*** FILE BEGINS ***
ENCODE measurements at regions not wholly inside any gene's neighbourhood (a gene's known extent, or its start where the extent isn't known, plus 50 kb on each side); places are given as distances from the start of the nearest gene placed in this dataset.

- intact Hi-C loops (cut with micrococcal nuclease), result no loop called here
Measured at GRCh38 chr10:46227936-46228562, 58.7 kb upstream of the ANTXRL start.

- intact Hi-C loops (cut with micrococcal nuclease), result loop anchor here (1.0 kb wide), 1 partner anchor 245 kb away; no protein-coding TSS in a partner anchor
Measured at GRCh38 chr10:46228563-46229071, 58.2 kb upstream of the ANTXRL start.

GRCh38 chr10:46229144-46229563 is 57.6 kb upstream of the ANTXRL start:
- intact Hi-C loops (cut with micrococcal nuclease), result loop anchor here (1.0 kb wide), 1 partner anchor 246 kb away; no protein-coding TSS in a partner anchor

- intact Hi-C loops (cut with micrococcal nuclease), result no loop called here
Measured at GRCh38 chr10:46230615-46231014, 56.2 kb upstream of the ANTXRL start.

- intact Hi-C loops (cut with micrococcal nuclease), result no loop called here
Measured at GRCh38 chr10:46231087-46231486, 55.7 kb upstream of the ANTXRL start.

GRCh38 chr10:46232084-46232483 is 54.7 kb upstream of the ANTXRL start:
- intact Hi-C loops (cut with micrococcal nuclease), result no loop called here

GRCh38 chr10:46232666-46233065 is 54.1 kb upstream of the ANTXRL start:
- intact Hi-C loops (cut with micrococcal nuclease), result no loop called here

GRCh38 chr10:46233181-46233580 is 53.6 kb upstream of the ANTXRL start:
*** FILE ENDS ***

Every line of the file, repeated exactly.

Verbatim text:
ENCODE measurements at regions not wholly inside any gene's neighbourhood (a gene's known extent, or its start where the extent isn't known, plus 50 kb on each side); places are given as distances from the start of the nearest gene placed in this dataset.

- intact Hi-C loops (cut with micrococcal nuclease), result no loop called here
Measured at GRCh38 chr10:46227936-46228562, 58.7 kb upstream of the ANTXRL start.

- intact Hi-C loops (cut with micrococcal nuclease), result loop anchor here (1.0 kb wide), 1 partner anchor 245 kb away; no protein-coding TSS in a partner anchor
Measured at GRCh38 chr10:46228563-46229071, 58.2 kb upstream of the ANTXRL start.

GRCh38 chr10:46229144-46229563 is 57.6 kb upstream of the ANTXRL start:
- intact Hi-C loops (cut with micrococcal nuclease), result loop anchor here (1.0 kb wide), 1 partner anchor 246 kb away; no protein-coding TSS in a partner anchor

- intact Hi-C loops (cut with micrococcal nuclease), result no loop called here
Measured at GRCh38 chr10:46230615-46231014, 56.2 kb upstream of the ANTXRL start.

- intact Hi-C loops (cut with micrococcal nuclease), result no loop called here
Measured at GRCh38 chr10:46231087-46231486, 55.7 kb upstream of the ANTXRL start.

GRCh38 chr10:46232084-46232483 is 54.7 kb upstream of the ANTXRL start:
- intact Hi-C loops (cut with micrococcal nuclease), result no loop called here

GRCh38 chr10:46232666-46233065 is 54.1 kb upstream of the ANTXRL start:
- intact Hi-C loops (cut with micrococcal nuclease), result no loop called here

GRCh38 chr10:46233181-46233580 is 53.6 kb upstream of the ANTXRL start: